For the first time, Michigan inmates will be able to utilize its TIP tuition reimbursement program.
Michigan has modified an in-state tuition reimbursement program so inmates can now have access. Its Tuition Incentive Program (TIP) is a state-funded initiative that pays back costs for Medicaid-eligible students who are enrolled at participating educational institutions.
There are two phases to the TIP program. Phase I offers reimbursement for pursuing an associate’s degree or a program certification and taking classes within the program of study. Phase II provides tuition assistance to eligible students who have a certificate, associate degree, or 56 transferrable semester credits, and $2000 is available to use toward earning a bachelor’s degree. Those who ae incarcerated were previously ineligible for any of these incentives.
Terrell Blount, a program associate with the Vera Institute of Justice, said, “Expanding eligibility to inmates is a big win for Michigan, where college funding opportunities for people in prison are limited.” The state joins seventeen others in eliminating barriers to inmates receiving an education.
Blount said, “It makes a statement saying that education changes lives. It reduces recidivism. Everyone agrees people should be held accountable for what they’ve done or committed, but that doesn’t mean that they should be deprived and have their educational opportunity taken away from them.”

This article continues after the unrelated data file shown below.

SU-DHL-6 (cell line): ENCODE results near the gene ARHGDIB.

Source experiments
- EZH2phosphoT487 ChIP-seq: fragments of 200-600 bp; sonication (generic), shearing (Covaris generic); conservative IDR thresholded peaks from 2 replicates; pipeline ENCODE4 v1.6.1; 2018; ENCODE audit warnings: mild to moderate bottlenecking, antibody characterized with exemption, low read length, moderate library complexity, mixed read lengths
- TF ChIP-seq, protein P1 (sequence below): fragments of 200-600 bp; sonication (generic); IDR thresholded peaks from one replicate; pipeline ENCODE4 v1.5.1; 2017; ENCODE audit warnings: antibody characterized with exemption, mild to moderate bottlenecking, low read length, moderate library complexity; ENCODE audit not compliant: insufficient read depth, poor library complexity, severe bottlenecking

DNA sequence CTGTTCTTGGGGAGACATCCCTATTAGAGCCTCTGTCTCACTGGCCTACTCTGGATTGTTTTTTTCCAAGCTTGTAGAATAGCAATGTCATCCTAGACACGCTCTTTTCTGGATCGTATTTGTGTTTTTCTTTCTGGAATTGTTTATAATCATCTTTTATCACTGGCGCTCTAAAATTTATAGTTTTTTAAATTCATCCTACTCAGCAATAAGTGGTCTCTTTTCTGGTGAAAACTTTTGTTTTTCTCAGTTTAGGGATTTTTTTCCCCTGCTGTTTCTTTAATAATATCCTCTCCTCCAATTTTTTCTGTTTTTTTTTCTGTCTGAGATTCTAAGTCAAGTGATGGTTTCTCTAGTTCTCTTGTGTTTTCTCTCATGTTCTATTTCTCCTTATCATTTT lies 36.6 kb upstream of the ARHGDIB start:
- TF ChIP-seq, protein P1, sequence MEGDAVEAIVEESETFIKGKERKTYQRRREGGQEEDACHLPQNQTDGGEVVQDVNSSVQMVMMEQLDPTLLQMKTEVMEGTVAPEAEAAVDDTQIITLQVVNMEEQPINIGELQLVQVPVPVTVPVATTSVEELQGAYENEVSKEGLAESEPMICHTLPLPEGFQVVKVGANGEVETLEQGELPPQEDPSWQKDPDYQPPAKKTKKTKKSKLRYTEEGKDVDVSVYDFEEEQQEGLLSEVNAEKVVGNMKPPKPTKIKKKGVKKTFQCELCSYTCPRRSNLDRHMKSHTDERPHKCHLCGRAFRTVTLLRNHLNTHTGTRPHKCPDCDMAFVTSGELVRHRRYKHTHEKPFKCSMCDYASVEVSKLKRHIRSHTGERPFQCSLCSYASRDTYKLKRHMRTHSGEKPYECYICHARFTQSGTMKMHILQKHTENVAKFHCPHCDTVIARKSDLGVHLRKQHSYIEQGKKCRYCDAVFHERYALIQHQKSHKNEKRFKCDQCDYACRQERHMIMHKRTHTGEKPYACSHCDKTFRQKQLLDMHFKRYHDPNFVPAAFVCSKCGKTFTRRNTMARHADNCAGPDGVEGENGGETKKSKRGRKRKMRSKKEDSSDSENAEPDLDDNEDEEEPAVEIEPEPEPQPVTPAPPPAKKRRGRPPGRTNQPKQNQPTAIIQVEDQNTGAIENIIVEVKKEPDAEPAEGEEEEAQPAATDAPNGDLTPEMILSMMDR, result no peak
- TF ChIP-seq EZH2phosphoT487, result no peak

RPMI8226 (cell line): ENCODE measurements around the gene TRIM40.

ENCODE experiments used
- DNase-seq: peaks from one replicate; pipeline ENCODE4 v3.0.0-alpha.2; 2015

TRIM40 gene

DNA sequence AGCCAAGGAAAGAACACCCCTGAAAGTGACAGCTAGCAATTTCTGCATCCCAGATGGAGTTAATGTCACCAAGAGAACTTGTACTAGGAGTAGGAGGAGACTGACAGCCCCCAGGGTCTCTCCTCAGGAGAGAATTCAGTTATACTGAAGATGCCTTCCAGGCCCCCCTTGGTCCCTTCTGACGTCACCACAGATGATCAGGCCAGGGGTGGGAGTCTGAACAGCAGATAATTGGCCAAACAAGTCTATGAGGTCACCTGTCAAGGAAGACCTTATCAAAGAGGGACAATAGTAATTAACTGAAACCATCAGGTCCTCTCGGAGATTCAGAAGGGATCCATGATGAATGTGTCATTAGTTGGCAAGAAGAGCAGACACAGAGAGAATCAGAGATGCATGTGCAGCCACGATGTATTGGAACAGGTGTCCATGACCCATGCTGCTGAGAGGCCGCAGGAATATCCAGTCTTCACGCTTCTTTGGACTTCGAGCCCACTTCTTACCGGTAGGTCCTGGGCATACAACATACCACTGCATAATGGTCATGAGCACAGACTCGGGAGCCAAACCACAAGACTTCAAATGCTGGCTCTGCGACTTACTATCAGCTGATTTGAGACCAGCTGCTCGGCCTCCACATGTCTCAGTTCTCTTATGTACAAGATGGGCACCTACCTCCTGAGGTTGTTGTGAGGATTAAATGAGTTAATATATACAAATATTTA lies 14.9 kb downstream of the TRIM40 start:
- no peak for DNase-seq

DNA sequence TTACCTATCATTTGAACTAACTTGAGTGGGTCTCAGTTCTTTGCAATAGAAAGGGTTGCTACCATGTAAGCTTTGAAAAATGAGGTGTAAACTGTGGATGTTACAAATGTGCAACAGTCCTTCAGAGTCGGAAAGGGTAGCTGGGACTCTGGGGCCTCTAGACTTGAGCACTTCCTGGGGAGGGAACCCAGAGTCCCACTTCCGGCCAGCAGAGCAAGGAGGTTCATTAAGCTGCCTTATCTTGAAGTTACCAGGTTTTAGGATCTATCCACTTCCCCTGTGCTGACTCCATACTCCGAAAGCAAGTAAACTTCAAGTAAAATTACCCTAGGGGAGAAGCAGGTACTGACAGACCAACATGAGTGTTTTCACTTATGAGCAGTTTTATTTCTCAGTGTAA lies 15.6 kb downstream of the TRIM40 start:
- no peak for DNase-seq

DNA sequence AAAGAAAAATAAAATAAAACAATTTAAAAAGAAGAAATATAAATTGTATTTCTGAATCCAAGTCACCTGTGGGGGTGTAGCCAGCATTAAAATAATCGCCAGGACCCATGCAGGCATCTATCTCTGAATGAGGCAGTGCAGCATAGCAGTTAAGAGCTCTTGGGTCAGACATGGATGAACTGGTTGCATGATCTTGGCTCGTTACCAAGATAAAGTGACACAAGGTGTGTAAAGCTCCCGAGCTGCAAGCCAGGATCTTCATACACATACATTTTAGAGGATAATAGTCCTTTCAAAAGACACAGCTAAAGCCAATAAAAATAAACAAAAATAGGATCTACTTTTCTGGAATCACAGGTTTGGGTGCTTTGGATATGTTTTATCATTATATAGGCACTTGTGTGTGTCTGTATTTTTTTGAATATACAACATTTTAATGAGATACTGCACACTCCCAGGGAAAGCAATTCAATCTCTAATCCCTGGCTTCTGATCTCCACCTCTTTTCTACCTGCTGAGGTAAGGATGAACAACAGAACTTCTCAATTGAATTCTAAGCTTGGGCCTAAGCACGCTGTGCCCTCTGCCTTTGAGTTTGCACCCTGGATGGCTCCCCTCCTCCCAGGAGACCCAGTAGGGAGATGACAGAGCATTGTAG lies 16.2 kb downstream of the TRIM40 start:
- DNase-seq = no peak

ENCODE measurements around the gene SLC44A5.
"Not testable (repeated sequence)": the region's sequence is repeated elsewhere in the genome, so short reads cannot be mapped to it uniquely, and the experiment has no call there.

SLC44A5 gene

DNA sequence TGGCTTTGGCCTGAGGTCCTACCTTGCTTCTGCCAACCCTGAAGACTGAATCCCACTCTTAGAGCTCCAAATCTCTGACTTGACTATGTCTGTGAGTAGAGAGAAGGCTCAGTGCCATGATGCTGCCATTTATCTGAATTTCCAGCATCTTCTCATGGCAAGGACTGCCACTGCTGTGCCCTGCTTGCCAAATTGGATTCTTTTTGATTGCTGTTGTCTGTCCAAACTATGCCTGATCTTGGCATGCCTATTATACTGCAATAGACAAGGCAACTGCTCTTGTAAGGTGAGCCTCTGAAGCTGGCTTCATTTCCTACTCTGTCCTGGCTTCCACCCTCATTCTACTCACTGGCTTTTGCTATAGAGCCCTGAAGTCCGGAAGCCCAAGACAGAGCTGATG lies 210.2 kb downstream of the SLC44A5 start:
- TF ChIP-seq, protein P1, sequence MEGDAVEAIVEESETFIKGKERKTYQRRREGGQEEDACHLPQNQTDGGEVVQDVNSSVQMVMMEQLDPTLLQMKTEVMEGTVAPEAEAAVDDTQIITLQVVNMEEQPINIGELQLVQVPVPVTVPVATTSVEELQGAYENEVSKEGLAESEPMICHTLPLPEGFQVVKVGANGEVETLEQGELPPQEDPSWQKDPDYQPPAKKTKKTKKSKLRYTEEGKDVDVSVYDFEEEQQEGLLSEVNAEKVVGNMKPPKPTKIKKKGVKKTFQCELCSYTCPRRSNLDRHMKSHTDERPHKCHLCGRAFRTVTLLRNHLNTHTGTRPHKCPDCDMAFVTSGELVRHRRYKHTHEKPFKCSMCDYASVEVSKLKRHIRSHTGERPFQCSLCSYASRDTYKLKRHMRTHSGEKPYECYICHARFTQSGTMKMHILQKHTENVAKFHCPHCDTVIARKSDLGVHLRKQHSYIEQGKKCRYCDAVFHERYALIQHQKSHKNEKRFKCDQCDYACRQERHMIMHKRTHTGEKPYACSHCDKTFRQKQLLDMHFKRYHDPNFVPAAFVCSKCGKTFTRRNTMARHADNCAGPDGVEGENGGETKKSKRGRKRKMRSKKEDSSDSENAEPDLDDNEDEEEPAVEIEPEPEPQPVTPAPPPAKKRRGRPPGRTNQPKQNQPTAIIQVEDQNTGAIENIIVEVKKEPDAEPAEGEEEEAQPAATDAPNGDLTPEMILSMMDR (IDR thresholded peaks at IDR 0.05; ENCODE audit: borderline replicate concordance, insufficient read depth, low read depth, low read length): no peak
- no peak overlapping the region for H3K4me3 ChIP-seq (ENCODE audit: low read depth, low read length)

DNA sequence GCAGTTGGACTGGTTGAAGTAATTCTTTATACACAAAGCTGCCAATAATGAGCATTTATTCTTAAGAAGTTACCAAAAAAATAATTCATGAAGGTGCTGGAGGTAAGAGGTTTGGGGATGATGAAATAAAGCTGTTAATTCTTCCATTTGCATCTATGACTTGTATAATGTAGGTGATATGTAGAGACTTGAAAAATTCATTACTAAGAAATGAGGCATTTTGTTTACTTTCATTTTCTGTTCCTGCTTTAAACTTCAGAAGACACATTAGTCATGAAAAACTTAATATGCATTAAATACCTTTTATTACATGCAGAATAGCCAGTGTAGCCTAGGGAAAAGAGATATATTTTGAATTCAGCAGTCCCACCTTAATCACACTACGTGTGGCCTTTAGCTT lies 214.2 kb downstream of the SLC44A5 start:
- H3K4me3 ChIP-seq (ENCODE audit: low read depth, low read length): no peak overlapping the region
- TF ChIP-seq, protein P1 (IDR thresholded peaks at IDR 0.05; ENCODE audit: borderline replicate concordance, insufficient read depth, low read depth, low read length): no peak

He doesn’t anticipate financial aid for inmates to take away from TIP funding for non-incarcerated students. “An early calculation showed that fewer than 3% of inmates will be eligible for the program due to its age restrictions,” he said.
Ron Leix of the Treasury Department confirmed, “We don’t see paying incarcerated students as having a large impact on the program’s expenditures.”
There are some requirements that need to be met in order for students to take advantage of the TIP program. Candidates need to apply before August 31 of the school year in which they graduate from high school or earn their GED certificate, they must obtain their diploma or GED by age 20, and eligibility ends six years later.
Delta College, Jackson College and Mott Community College also offer courses to students in prison through the federal Second Chance Pell pilot, which allows schools to award Pell grants to incarcerated students. Colleges also offer courses to inmates in-person and via the mail with funding from private sponsorships and grants.
“The chance to pursue an education in prison has been “life-changing” for the Pell grant pilot participants at Saginaw Correctional Facility,” said Virginia Przygocki, dean of career education and learning partnerships at Delta College.
Inmates who are set to be released are often worried about what they’ll do post-incarceration. Offering them an opportunity to advance their education behind bars will lessen the chance of them getting stuck in the criminal justice system.
“Watching them develop through the program, they became much more confident. They began to realize the value of the education that they were receiving,” Przygocki said. “They were kind of leaving the life they led behind.” She added, “The TIP financial aid will motivate more incarcerated individuals to complete their GED and pursue a college education, whether that’s in prison or after their release.”